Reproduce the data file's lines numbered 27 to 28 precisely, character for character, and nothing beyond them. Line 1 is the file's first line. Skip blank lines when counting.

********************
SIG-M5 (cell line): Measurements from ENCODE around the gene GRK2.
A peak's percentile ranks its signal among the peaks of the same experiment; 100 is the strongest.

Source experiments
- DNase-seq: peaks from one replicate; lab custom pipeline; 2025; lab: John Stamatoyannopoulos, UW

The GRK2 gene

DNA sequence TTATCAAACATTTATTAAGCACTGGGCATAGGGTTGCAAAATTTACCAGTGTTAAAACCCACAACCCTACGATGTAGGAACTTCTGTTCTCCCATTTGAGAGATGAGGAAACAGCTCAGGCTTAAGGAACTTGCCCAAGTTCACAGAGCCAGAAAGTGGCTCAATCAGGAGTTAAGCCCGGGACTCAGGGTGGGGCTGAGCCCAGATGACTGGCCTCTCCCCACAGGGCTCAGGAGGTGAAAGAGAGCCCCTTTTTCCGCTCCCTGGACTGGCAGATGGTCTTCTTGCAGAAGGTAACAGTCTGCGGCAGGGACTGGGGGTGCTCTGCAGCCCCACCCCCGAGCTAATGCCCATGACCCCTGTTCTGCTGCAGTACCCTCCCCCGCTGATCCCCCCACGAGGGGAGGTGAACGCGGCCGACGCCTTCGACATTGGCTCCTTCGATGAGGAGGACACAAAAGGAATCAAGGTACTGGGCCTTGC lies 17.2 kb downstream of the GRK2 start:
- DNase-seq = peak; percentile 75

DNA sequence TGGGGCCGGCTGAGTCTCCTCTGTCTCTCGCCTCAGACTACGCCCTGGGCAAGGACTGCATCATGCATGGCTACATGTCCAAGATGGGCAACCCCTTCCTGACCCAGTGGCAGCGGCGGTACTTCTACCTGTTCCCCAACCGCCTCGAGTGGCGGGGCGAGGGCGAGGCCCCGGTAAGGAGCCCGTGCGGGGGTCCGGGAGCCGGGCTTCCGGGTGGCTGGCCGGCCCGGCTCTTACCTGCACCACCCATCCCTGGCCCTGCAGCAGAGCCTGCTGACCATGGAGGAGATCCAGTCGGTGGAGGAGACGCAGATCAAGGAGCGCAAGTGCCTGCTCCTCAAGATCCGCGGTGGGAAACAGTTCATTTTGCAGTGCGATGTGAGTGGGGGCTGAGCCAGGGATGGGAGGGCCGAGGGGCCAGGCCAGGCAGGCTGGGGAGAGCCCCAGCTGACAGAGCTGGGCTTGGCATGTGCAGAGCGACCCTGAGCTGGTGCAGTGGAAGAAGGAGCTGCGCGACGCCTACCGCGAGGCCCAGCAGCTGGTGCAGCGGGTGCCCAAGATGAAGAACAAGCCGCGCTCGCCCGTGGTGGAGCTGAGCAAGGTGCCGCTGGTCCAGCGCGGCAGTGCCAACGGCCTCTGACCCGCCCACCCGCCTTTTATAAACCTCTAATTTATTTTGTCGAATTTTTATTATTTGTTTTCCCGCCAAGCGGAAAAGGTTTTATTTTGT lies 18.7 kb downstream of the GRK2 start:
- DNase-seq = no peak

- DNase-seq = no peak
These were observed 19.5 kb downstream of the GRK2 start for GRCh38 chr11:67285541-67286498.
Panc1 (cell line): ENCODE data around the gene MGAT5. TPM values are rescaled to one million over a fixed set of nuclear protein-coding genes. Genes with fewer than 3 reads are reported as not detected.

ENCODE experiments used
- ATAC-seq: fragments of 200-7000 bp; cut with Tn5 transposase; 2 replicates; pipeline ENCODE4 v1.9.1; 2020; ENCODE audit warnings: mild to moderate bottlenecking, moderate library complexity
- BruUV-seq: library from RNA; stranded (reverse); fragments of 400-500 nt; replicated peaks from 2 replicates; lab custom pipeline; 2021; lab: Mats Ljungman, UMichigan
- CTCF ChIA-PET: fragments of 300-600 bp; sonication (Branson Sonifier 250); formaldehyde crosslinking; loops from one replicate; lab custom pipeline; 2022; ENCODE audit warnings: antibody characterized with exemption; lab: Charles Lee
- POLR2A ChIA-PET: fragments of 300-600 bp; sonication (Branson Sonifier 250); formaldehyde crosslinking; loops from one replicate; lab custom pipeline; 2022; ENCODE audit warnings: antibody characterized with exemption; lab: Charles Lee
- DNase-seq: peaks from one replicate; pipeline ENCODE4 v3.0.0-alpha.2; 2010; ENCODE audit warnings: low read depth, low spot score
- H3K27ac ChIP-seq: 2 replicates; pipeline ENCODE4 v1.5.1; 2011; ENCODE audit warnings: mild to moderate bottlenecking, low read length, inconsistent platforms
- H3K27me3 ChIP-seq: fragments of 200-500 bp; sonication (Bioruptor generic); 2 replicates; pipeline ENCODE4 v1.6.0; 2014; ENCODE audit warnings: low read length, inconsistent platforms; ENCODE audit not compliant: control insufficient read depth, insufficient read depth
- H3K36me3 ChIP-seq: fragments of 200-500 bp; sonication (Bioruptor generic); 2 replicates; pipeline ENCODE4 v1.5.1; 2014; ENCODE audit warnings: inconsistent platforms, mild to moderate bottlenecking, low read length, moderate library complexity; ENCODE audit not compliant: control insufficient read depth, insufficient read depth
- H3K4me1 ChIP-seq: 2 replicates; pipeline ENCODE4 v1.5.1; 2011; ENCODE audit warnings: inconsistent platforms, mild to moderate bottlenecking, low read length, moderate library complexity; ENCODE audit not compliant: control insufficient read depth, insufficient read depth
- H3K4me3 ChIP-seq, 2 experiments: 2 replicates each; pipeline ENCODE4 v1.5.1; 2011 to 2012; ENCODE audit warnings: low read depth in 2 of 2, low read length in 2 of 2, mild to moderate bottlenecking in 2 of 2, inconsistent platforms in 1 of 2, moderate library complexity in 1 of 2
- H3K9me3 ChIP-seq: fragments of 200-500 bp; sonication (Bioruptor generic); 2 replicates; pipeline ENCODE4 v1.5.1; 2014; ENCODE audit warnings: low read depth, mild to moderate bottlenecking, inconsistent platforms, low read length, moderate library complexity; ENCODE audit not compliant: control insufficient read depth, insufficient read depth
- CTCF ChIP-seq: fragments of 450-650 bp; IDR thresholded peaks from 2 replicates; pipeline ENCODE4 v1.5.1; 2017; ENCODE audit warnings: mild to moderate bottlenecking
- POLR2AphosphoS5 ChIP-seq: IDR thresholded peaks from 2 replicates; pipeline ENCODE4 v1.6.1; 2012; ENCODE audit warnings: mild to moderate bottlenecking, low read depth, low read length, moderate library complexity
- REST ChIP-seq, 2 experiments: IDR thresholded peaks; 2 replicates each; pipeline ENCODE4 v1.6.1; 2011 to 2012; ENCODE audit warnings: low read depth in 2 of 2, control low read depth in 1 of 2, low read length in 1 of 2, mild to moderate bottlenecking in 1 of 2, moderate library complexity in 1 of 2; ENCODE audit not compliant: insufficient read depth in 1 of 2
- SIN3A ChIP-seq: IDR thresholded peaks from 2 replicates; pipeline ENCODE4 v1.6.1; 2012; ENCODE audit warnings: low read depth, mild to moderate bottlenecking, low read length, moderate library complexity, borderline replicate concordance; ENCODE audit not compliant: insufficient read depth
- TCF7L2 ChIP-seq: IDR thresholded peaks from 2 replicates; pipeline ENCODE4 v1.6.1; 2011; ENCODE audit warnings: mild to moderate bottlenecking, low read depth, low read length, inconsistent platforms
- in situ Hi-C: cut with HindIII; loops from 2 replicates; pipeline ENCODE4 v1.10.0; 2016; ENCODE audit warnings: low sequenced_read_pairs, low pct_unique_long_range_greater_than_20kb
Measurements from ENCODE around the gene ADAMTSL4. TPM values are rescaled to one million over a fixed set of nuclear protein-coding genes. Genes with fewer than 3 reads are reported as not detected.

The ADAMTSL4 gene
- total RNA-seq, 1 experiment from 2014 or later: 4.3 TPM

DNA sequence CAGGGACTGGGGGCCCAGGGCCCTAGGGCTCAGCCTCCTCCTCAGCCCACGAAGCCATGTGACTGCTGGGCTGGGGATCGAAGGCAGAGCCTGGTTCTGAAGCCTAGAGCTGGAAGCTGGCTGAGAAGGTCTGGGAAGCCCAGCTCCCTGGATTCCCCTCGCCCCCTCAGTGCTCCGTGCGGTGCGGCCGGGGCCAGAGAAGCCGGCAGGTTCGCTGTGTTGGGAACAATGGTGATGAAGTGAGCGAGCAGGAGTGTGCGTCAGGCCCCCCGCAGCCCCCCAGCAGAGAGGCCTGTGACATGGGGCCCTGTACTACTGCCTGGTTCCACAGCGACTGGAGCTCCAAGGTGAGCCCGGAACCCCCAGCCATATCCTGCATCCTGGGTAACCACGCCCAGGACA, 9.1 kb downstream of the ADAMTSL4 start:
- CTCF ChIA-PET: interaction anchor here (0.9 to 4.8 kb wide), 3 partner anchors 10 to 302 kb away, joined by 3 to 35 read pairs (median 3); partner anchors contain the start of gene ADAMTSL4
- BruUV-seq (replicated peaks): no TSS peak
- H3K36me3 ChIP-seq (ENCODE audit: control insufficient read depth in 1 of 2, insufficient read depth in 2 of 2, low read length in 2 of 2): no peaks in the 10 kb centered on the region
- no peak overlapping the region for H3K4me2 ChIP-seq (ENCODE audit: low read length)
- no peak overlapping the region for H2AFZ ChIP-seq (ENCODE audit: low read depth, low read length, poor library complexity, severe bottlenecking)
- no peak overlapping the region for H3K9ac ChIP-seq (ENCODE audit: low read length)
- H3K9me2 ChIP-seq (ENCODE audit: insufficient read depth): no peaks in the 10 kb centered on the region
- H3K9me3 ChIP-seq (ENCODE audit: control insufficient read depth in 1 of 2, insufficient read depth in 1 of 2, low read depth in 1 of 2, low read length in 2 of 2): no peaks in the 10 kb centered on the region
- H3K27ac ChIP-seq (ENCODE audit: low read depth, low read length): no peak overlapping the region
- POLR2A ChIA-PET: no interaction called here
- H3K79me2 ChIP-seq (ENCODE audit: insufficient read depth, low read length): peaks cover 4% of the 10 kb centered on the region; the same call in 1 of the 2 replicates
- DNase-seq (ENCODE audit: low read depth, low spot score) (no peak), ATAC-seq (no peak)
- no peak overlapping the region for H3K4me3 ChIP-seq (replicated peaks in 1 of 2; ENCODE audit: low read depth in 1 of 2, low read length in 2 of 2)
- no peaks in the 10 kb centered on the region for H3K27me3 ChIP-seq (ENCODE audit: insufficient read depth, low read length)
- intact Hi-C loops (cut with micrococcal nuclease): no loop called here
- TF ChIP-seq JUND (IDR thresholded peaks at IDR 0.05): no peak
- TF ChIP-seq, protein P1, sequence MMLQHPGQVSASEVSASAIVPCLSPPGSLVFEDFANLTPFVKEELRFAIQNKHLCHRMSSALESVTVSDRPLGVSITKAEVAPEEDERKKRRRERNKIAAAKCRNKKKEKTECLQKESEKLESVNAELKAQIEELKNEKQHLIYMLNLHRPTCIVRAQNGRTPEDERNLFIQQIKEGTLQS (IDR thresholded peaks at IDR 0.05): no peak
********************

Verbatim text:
- REST ChIP-seq, 2 experiments: IDR thresholded peaks; 2 replicates each; pipeline ENCODE4 v1.6.1; 2011 to 2012; ENCODE audit warnings: low read depth in 2 of 2, control low read depth in 1 of 2, low read length in 1 of 2, mild to moderate bottlenecking in 1 of 2, moderate library complexity in 1 of 2; ENCODE audit not compliant: insufficient read depth in 1 of 2
- SIN3A ChIP-seq: IDR thresholded peaks from 2 replicates; pipeline ENCODE4 v1.6.1; 2012; ENCODE audit warnings: low read depth, mild to moderate bottlenecking, low read length, moderate library complexity, borderline replicate concordance; ENCODE audit not compliant: insufficient read depth